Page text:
Shelby Vadjunec is the Evaluator for the Chronic Disease Prevention Program at the Wisconsin Department of Health Services. She works on 1815 and 1817 evaluation and performance measures. Shelby’s background in research helped magnify her passion for details, data, and design. She is energized by a challenging task and Google is her friend. When away from her desk, you’ll likely find Shelby enjoying time with her niece, being outdoors, watching sports, or relaxing with her dogs.
Emily Johnson, LMSW (she/her/hers), is a Program Evaluator at the Texas Department of State Health Services in Austin, Texas. She leads the evaluation for 1815 and 1817 and supports the evaluation of other programs related to diabetes and heart disease in Texas. Emily’s training as a social worker has given her clinical experience and a passion for strengths-based, identity-informed approaches to complex health challenges. Emily enjoys running, playing guitar, and reading.
What They Do
NACDD consultants provide administrative support for meetings, including coordinating membership, developing agendas with the EEC Leaders and membership, taking meeting minutes, and disseminating questions, ideas, and resources among the membership between meetings. NACDD consultants meet regularly with the DHDSP Applied Research and Evaluation Branch (AREB) and Epidemiology and Surveillance Branch (ESB) leadership as well as CSTE to address chronic disease epidemiology/surveillance, evaluation, and performance measurement needs and to coordinate technical assistance and peer exchange.
|Our lead consultant, MaryCatherine Jones, works primarily on NACDD projects funded through the CDC Division of Heart Disease and Stroke Prevention, and facilitates EEC, the CVH Network and Council, and the GIS Network, all of which provide opportunities for states to share ideas and resources in ways that make everyone’s work easier, or at least more pleasurable. As one of the EEC founders and early chairs, MaryCatherine is passionate about our group and committed to making it as effective as possible in meeting the broad range of peer support and technical assistance needs associated with 1815 and 1817 epidemiology and evaluation. She enjoys island vacations, singing off key, dancing with her daughter, and solving mysteries. She lives in Florida.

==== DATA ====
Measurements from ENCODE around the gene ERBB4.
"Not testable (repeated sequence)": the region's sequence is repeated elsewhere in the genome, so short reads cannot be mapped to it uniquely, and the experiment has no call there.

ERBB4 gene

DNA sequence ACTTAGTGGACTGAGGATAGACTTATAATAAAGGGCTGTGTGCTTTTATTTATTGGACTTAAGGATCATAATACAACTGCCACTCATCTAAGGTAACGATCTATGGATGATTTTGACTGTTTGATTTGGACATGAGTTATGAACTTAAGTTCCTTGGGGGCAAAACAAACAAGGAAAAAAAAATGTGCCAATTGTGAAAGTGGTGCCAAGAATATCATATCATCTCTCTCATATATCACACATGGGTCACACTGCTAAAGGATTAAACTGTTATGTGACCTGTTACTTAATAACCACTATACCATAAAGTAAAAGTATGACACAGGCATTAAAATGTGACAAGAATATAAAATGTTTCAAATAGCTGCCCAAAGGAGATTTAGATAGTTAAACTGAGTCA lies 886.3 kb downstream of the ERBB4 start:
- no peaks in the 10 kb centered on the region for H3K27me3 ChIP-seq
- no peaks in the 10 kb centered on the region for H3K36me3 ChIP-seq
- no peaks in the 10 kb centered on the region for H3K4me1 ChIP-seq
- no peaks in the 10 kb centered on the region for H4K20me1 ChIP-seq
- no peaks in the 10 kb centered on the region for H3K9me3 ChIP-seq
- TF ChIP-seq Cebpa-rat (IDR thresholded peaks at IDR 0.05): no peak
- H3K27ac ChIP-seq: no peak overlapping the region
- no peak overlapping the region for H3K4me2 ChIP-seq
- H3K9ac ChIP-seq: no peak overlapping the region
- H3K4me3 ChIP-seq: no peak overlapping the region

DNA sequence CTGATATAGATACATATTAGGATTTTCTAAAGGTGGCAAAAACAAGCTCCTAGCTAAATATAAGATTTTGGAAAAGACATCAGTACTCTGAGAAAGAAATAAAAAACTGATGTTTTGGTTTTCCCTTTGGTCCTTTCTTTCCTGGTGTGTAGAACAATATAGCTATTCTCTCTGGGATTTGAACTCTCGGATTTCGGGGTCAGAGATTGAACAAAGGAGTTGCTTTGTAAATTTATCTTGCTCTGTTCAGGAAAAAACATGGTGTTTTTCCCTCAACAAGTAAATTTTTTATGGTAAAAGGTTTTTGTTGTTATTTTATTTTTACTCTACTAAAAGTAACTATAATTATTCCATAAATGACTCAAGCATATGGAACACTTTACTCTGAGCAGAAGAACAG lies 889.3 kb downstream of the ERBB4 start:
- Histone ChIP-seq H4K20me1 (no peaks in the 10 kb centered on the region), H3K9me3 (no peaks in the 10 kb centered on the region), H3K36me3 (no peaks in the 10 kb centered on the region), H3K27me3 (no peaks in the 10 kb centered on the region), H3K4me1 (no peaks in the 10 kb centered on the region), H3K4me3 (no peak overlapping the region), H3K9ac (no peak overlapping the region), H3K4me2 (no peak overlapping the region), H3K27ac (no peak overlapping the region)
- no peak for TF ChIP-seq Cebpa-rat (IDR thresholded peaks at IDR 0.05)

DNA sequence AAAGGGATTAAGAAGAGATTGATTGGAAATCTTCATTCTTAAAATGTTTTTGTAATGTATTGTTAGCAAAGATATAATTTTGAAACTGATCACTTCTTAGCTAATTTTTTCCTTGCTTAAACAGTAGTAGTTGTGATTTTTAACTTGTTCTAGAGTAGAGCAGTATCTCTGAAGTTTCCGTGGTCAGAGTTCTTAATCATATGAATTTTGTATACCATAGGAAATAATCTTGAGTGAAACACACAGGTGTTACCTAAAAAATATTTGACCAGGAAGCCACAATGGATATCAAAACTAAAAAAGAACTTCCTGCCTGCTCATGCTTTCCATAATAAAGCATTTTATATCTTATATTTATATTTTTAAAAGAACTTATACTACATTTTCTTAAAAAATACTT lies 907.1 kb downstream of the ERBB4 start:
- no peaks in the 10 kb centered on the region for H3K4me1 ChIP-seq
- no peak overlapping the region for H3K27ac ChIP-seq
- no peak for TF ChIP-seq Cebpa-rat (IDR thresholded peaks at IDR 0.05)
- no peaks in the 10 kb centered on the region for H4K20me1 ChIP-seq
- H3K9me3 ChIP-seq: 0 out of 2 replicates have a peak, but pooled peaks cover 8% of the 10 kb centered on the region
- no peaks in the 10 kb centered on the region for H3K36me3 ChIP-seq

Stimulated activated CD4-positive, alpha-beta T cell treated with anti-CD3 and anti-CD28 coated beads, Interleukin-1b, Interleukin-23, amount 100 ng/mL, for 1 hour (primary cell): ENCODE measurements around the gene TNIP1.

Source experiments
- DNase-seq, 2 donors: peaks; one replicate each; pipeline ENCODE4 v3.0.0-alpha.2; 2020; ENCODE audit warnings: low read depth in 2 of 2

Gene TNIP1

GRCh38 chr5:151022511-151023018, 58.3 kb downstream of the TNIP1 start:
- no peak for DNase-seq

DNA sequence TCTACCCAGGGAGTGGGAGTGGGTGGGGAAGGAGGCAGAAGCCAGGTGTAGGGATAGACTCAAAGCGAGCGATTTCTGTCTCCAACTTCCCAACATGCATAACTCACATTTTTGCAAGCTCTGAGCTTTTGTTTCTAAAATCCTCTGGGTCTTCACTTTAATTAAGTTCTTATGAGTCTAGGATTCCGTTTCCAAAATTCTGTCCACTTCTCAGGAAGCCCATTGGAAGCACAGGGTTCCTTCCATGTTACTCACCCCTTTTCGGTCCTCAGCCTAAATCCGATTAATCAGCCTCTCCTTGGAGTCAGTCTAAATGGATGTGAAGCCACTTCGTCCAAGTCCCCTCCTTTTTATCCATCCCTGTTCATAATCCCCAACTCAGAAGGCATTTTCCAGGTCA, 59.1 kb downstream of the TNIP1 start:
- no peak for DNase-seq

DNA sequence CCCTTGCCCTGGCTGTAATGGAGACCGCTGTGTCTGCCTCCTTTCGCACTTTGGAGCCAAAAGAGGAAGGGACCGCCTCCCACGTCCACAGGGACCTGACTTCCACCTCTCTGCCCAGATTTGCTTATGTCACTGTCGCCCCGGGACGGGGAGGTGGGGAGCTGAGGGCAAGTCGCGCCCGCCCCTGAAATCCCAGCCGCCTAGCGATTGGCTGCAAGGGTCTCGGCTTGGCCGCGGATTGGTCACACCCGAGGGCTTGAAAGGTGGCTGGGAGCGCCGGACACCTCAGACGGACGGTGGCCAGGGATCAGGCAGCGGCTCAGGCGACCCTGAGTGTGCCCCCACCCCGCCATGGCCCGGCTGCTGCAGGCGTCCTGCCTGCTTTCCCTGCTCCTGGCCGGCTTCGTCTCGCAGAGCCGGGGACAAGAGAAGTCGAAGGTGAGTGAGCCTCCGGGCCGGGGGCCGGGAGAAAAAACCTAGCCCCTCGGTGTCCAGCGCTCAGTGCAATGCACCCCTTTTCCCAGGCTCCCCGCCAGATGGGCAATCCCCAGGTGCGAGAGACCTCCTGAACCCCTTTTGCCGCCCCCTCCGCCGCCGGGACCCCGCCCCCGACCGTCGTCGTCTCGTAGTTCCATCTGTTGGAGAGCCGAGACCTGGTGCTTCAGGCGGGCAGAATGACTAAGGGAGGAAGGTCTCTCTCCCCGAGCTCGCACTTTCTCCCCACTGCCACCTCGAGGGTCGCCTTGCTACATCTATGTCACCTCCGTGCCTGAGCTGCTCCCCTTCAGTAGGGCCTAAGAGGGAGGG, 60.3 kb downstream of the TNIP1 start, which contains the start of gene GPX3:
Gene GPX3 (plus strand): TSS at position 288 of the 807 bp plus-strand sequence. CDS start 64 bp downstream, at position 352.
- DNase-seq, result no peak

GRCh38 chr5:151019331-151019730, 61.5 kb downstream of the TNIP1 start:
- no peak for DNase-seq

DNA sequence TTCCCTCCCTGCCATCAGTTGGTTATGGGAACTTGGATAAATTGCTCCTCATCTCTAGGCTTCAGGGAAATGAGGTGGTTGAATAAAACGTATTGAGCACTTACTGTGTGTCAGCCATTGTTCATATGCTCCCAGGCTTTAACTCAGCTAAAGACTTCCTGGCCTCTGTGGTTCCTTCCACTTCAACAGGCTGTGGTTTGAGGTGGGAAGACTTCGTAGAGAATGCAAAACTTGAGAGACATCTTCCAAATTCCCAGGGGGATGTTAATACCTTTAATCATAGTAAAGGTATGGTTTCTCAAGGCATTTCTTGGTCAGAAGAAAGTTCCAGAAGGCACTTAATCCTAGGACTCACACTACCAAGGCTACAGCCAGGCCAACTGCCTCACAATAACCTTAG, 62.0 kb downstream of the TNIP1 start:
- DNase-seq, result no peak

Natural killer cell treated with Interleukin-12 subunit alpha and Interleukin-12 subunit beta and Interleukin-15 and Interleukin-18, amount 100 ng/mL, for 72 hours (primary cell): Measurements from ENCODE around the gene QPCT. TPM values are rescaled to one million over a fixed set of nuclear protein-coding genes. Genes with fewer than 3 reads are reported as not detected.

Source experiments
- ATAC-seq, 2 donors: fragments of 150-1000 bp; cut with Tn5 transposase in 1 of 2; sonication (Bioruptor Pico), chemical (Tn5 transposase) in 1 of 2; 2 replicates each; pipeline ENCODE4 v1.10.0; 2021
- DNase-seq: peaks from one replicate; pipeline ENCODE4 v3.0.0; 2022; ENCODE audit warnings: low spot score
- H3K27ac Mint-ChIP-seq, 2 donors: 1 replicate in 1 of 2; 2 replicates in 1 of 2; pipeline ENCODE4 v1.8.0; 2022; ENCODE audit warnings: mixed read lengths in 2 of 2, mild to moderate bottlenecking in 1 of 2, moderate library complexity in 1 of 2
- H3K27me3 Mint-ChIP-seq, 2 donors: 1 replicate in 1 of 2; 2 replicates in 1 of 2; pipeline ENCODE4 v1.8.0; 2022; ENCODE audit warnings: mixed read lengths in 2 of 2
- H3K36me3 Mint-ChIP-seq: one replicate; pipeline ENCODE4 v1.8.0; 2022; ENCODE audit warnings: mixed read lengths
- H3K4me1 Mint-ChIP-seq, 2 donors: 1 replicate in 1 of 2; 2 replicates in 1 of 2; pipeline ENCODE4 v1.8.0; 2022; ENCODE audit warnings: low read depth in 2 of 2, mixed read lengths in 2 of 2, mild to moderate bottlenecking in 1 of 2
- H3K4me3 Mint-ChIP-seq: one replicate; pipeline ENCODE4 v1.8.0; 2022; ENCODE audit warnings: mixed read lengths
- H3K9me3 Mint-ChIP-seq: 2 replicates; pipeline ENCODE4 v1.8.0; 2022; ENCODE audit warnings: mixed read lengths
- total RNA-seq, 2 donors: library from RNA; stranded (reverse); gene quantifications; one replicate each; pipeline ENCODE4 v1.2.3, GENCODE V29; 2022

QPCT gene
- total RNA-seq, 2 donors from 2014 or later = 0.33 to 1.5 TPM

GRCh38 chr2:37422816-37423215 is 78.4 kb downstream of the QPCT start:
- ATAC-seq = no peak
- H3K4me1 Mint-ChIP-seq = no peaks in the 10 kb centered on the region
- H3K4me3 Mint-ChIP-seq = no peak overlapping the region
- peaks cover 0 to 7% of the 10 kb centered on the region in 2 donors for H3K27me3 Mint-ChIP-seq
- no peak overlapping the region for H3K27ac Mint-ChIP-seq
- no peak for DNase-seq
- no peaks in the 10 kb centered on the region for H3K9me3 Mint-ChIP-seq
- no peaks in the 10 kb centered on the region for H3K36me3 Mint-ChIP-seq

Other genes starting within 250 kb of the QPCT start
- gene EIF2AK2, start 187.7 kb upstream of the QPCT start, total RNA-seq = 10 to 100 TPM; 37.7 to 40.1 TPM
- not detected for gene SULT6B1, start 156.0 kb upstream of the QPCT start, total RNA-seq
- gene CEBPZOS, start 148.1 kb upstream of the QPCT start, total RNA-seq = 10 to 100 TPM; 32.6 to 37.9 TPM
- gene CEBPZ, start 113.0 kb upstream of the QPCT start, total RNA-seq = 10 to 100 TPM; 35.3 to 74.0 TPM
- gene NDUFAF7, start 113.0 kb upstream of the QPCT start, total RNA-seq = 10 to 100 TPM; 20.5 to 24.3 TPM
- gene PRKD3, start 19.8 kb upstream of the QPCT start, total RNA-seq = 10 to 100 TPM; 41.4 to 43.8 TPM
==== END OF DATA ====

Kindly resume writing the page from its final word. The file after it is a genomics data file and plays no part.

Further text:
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Hannah Herold, former Chronic Disease Prevention Program manager for the Wyoming Department of Health, works with MaryCatherine and with CDC to ensure that the needs of the states are identified and met. Hannah lives in Wyoming.
Presentation by Robert Merritt, CDC DHDSP Epidemiology and Surveillance Branch Chief, Michael Schooley, CDC DHDSP Applied Research and Evaluation Branch Chief, and Hillary Wall, MA Department of Public Health
All Payer Claims Databases (APCDs) are state-level data sources that can potentially enhance traditional chronic disease surveillance efforts by providing patient-level inpatient, outpatient, pharmacy, enrollment, and other administrative claims data across participating health plans. This report explains the experiences of epidemiologists from six states with APCD access and use related to cardiovascular and diabetes surveillance. Report on All Payer Claims Databases for Hypertension and Diabetes Surveillance
Compelling Evaluation Reports and Presentations 2017